"That was your homework. Watch Boiler Room," Taylor said in her statement.

According to Taylor, promoting the anything-to-get-the-deal mentality resulted in abuses. One time, she says, she walked in on co-workers using a brightly lit Coca-Cola vending machine as a tracing board where loan agents were copying borrowers' signatures onto blank documents.

Ameriquest executives say they will no longer "tolerate any of the bad apples" and have fired employees for these types of abuses. But Ameriquest would not provide any specifics on how it conducts this improved vigilance.

"The vast, overwhelming majority of our employees are out to do the right thing every day," says Adam Bass, the company's senior executive vice president and vice chairman.

Out of 17,000 employees, the possibility that someone could manipulate the system to make a sale can never be eliminated, he says, "but when we find those people, we terminate them, and we [try to] make right everything that was wrong."

Attorneys general Reilly and Blumenthal, the investigators in states such as Florida and California, former Ameriquest employees such as Bomchill, and complainants such as Albert and Nona Knox in the class-action lawsuit filed in San Francisco, blame the company's business processes and ethics for the behavior of its loan agents.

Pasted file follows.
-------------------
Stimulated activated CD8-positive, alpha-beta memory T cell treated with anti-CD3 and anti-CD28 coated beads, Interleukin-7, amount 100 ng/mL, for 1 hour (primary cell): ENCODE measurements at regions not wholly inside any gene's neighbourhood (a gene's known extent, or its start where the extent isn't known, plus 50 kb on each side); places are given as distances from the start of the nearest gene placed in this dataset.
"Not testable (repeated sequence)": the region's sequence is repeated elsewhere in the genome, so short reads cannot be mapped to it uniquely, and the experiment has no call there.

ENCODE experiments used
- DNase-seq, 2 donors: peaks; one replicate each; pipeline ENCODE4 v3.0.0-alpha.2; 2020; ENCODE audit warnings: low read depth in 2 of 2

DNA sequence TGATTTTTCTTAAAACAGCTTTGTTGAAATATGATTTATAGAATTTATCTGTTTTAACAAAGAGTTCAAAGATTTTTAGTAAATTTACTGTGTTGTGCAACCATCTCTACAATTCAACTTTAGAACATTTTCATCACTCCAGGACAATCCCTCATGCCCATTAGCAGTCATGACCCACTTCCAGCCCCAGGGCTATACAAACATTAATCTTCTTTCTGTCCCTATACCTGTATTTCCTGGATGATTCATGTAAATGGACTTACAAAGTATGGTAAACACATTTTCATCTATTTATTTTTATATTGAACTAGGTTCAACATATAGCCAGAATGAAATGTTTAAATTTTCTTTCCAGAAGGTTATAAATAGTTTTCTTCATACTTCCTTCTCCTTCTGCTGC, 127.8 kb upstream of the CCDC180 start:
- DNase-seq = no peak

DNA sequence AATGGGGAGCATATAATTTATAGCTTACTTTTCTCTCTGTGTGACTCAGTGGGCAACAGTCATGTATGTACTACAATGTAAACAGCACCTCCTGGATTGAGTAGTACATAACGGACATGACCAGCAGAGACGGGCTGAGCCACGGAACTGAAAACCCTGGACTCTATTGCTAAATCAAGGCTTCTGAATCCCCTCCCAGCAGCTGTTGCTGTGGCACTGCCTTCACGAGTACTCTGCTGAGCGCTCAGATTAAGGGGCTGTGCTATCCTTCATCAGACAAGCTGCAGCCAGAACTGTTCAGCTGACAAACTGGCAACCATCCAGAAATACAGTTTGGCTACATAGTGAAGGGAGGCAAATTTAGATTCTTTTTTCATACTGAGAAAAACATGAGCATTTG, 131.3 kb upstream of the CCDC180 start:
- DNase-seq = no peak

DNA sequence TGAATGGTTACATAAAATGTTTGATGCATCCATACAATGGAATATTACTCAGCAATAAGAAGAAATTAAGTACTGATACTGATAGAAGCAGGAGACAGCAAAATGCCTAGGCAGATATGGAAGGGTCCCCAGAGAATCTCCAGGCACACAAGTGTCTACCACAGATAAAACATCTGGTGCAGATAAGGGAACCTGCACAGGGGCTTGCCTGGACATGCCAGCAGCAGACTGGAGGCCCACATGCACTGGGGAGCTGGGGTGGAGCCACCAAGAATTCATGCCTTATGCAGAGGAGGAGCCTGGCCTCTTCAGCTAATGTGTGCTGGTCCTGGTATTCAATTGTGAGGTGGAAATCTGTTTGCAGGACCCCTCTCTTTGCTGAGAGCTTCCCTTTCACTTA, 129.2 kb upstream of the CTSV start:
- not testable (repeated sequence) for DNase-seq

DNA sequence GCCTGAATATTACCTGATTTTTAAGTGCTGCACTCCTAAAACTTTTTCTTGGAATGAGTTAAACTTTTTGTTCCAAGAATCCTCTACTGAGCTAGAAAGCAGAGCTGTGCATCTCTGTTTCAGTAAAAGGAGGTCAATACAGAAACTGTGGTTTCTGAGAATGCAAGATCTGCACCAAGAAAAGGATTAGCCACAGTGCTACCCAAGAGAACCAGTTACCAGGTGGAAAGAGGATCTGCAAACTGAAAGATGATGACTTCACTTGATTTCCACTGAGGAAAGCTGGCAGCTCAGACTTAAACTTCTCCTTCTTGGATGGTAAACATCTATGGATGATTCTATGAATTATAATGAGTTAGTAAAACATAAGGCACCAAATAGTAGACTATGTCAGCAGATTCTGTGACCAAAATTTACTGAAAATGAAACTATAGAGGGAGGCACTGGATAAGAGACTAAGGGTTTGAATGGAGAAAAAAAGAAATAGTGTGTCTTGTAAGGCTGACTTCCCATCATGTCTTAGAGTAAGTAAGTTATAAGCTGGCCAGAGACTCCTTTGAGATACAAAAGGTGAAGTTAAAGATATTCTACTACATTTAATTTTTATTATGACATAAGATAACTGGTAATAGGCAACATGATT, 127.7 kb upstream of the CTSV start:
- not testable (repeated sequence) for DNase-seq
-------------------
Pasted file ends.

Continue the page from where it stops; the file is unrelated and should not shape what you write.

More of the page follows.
And Bomchill and other former loan officers say Ameriquest's loan processing software, which it deployed in 2002 to help its agents speed the processing of loans, facilitated their actions.

"Ameriquest agents would use the software to qualify people for loans they weren't qualified for in the first place and were always two or three percentage points higher than they would have paid elsewhere," says a former Ameriquest employee who worked at an Ameriquest branch in Florida but spoke on the condition of anonymity. "It was standard operating procedure."

Story Guide:

  • Ameriquest Home Loans: Cracking Under Pressure: Even in a fertile market, it's possible to set your sales goals too high.
  • Loan Rangers: Ameriquest became unusually successful digging up loan candidates others may have overlooked.
  • Settling Up: Ameriquest's hard-sell tactics worked but, say investigators, violated a series of consumer-protection laws.